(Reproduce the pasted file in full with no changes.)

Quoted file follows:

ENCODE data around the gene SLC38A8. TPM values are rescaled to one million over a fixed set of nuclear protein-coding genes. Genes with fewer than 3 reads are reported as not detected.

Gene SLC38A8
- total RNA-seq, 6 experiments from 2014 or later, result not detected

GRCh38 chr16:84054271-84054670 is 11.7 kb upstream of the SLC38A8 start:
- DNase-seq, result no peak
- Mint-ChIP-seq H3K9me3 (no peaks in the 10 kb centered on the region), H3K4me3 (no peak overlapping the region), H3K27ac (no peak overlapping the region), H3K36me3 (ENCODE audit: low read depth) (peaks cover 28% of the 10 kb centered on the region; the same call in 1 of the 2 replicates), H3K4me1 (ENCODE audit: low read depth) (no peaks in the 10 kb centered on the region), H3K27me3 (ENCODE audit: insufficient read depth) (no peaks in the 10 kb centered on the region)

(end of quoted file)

ENCODE data around the gene SLC38A8. TPM values are rescaled to one million over a fixed set of nuclear protein-coding genes. Genes with fewer than 3 reads are reported as not detected.

Gene SLC38A8
- total RNA-seq, 6 experiments from 2014 or later, result not detected

GRCh38 chr16:84054271-84054670 is 11.7 kb upstream of the SLC38A8 start:
- DNase-seq, result no peak
- Mint-ChIP-seq H3K9me3 (no peaks in the 10 kb centered on the region), H3K4me3 (no peak overlapping the region), H3K27ac (no peak overlapping the region), H3K36me3 (ENCODE audit: low read depth) (peaks cover 28% of the 10 kb centered on the region; the same call in 1 of the 2 replicates), H3K4me1 (ENCODE audit: low read depth) (no peaks in the 10 kb centered on the region), H3K27me3 (ENCODE audit: insufficient read depth) (no peaks in the 10 kb centered on the region)